How Much Data Can Your Brain Store?

Scroll down and find out...

The human brain is made up of approximately 100 billion neurons.

These excitable little electrically charged cells process and transmit signals all around the body, giving us the ability to sense, contract muscles, release hormones, store memories and learn new skills - and that's just the start.

Each one of these 100 billion neurons make approximately 1000 connections, using synapses, to other neurons, adding up to a vast and complex network of 100 trillion data points that largely do the data storage work.

So how much data does this really equate to?

Pioneering new research by the neuroscientific community has determined that the human brain could store up to 1 petabyte.

That's 0 bytes.

Let's put this gigantic number into perspective.

1 petabyte is equal to 4.7 billion copies of Harry Potter and the Philosopher's Stone.

Harry Potter Books
Watching Netflix

Watching your favourite shows on Netflix non-stop for 13.3 years.

Listening to Spotify for almost 3,000 years.

Listening to Spotify
Printed photos

Printing 48,000 miles worth of photos. That's almost enough to wrap around the earth's equator twice.

Storing the DNA of the entire population of the USA and cloning them twice.

DNA cloning

What's incredible is that our human brains can store all of this information using only 20 watts of continuous power.

The equivalent of a dim light bulb.

Battle of the Sexes

When it comes to girls vs boys, it's the ladies who come up trumps.

Women are not only better at remembering but also win at recalling faster, more accurately and in far greater detail.

Research suggests this is down to a variety of factors, including how memories are formed in childhood, the traditional caretaker role that women often take on, which helps them to hone this skill, and biological differences that emerge as male and female brains age.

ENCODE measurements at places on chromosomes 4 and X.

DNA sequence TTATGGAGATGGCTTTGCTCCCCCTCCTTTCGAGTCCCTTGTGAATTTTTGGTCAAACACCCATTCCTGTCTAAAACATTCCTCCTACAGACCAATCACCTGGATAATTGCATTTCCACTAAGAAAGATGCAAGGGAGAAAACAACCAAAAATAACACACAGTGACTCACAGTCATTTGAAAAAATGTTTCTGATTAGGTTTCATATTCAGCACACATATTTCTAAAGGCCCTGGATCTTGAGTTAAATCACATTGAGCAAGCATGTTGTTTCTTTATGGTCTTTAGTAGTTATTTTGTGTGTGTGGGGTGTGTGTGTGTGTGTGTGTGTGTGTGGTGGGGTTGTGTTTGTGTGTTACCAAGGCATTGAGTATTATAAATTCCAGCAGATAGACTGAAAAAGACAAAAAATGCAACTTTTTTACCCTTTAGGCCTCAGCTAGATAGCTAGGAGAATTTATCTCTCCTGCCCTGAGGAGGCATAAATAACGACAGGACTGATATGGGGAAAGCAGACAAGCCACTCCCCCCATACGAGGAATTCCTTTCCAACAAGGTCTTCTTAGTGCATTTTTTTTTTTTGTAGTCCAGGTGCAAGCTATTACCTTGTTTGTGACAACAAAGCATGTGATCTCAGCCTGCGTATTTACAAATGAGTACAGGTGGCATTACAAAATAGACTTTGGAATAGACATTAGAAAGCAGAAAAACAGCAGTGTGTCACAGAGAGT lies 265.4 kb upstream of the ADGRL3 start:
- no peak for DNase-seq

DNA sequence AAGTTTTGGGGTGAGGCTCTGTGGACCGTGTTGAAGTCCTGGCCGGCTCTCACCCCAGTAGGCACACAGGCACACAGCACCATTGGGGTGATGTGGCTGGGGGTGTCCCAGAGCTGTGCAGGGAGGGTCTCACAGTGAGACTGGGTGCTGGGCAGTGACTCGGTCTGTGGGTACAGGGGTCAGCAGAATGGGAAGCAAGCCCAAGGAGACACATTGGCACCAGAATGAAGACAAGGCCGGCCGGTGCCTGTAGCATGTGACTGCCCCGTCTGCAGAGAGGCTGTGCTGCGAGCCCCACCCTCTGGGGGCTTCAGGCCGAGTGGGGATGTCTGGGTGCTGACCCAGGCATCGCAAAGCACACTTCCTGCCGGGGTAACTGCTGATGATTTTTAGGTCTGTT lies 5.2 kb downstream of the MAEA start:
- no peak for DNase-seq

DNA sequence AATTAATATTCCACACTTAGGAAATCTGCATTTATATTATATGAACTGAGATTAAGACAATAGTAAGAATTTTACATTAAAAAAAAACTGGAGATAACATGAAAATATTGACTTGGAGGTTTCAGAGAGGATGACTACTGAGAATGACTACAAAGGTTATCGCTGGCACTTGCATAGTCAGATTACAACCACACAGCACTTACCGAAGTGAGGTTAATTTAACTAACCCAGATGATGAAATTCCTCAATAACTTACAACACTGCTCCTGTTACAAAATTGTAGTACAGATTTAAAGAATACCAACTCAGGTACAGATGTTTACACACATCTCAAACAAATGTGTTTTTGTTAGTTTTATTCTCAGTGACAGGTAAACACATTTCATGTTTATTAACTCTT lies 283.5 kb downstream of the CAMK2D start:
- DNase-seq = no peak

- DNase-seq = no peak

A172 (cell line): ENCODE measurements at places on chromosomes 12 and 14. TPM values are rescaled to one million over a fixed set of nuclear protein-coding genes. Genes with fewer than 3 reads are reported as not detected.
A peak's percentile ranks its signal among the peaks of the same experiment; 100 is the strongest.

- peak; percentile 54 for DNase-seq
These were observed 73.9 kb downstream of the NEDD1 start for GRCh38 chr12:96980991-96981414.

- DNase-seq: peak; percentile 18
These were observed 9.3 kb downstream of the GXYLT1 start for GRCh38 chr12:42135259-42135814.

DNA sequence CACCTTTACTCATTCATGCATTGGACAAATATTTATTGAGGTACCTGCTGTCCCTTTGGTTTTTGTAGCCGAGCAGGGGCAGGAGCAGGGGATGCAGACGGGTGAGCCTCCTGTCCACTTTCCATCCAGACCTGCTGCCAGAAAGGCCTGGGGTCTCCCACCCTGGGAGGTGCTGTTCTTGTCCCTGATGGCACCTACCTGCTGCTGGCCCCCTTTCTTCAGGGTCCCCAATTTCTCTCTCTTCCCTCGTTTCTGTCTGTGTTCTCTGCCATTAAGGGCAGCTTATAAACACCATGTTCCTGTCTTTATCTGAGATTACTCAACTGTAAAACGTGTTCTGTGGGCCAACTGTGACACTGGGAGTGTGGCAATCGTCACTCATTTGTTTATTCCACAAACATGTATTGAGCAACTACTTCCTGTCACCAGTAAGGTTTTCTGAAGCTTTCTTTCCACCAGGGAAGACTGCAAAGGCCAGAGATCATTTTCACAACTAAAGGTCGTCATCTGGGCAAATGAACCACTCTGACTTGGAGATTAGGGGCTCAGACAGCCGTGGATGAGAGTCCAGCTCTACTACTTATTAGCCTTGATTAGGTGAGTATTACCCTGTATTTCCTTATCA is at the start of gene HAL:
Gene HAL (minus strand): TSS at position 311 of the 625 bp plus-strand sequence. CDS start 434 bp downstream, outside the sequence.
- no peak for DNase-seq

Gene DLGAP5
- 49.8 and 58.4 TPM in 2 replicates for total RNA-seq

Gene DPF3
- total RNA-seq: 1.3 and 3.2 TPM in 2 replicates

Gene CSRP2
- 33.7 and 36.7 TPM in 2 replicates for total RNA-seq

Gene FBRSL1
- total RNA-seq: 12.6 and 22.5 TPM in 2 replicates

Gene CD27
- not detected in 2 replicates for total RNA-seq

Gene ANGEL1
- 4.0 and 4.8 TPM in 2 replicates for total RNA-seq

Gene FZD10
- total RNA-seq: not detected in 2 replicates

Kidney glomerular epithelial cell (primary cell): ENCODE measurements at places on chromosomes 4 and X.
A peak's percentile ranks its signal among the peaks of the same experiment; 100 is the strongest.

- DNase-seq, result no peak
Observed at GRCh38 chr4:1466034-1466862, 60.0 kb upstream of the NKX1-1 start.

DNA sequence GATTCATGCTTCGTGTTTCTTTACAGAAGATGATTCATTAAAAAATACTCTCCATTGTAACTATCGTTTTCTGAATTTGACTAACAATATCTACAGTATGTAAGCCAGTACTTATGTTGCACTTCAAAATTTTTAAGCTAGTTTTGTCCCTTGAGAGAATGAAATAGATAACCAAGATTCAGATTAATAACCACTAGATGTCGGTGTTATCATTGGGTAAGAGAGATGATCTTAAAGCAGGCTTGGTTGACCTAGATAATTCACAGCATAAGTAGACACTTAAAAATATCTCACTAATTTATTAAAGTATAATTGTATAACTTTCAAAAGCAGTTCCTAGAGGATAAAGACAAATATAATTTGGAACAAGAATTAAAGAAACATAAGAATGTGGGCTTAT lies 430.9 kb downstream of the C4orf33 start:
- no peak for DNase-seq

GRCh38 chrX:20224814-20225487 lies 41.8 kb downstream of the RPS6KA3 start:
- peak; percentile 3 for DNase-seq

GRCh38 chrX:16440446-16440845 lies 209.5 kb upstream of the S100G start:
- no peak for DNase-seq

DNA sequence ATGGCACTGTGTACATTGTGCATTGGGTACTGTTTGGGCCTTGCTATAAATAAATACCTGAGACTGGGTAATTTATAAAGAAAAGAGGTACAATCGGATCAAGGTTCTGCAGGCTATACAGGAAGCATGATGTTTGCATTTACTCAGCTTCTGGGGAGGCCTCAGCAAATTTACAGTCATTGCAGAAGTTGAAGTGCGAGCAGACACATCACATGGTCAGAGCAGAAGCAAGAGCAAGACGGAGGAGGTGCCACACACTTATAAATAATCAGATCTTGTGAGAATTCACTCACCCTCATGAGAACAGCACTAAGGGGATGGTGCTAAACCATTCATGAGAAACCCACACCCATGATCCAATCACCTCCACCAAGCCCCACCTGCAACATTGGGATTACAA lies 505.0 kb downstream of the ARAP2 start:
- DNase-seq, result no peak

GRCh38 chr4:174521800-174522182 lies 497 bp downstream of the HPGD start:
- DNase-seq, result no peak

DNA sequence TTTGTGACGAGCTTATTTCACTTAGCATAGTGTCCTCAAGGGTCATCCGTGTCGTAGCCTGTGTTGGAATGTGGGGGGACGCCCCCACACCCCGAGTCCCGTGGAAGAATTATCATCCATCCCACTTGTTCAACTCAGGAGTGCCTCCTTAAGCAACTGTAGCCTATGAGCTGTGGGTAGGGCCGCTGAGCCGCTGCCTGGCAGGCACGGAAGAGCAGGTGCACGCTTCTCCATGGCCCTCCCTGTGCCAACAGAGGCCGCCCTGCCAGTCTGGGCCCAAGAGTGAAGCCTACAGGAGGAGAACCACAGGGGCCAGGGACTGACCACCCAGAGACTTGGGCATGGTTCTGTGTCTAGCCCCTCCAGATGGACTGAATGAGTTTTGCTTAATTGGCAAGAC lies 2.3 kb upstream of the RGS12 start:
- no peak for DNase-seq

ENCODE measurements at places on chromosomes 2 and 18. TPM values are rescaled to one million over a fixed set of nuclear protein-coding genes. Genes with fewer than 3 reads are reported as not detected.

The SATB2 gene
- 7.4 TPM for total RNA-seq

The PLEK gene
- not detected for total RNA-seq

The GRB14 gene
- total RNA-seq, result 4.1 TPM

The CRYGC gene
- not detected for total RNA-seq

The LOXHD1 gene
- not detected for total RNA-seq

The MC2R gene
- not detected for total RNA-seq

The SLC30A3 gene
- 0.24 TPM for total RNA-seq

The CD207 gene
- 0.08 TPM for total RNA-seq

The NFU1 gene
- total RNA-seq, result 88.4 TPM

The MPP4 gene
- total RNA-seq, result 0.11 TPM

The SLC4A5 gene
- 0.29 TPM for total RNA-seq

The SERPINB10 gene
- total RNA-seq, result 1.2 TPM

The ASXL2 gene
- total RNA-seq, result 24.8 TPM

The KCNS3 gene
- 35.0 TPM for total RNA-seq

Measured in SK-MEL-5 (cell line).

But if our brains have such great capacity, why do we forget?

According to memory researchers, the sheer amount of storage capacity available is irrelevant to memory recall.

Forgetfulness and slow recall are a consequence of the storage process rather than storage space itself. This is because the human brain's storage process is slower than real-time world experience.

Imagine the brain as a music player that stored every song ever produced in history.

In order to hear your favourite song you would still need to download it to the device, decide the track and pull up the song before you could dance along.

This is how we can imagine the brain and memory.

Meanwhile our brains are also working hard to take in new information alongside performing the basic motor functions that our bodies need to stay alive.

Memory recall is far more complex than merely attempting to remember where you left your keys.

That reminds me. Where are my keys?

Sadly, our brains don't only forget memories but can also deteriorate leaving irreparable damage.

The ability to access information in the brain can be hindered by injury and disease.

Nerve fibres in the brain become fragile and can even disconnect, sealing themselves off.

These fibres, otherwise known as axons, are vital for carrying information around the body and the damage that follows can often be the leading cause of Alzheimer's and dementia.

But......we can fight back!

Although there is currently no cure for many brain deterioration diseases and the best way to keep your brain in check is by living a healthy lifestyle.

Brain equation

Maintaining a nutritious diet rich in omega-3 and antioxidants, cutting our alcohol intake, getting regular exercise and sleeping well are the best ways to look after our body's most precious organ.

If our brains continue to progress...

What will the brain of the future look like?

Future brain 1 Future brain 2 Future brain 3 Future brain 4 ?

If you think the concepts behind Total Recall and the Matrix were the stuff of science fiction, think again.

Feeding knowledge directly into your brain could be a reality within our lifetime, with researchers claiming to have developed simulators than can teach new skills in short periods of time.

Studies have used electric signals from trained pilots and 'uploaded' the data into novice subjects to assist them with learning how to fly a simulator plane - with staggering results.

Although on a much smaller scale than sci-fi movies, this medical tech is just the start of things to come.

This piece was brought to you by Comms Express, the UK's leading supplier of I.T networking products.

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If you would like more information on Alzheimer's and dementia, visit the Alzheimer's Society for advice and support.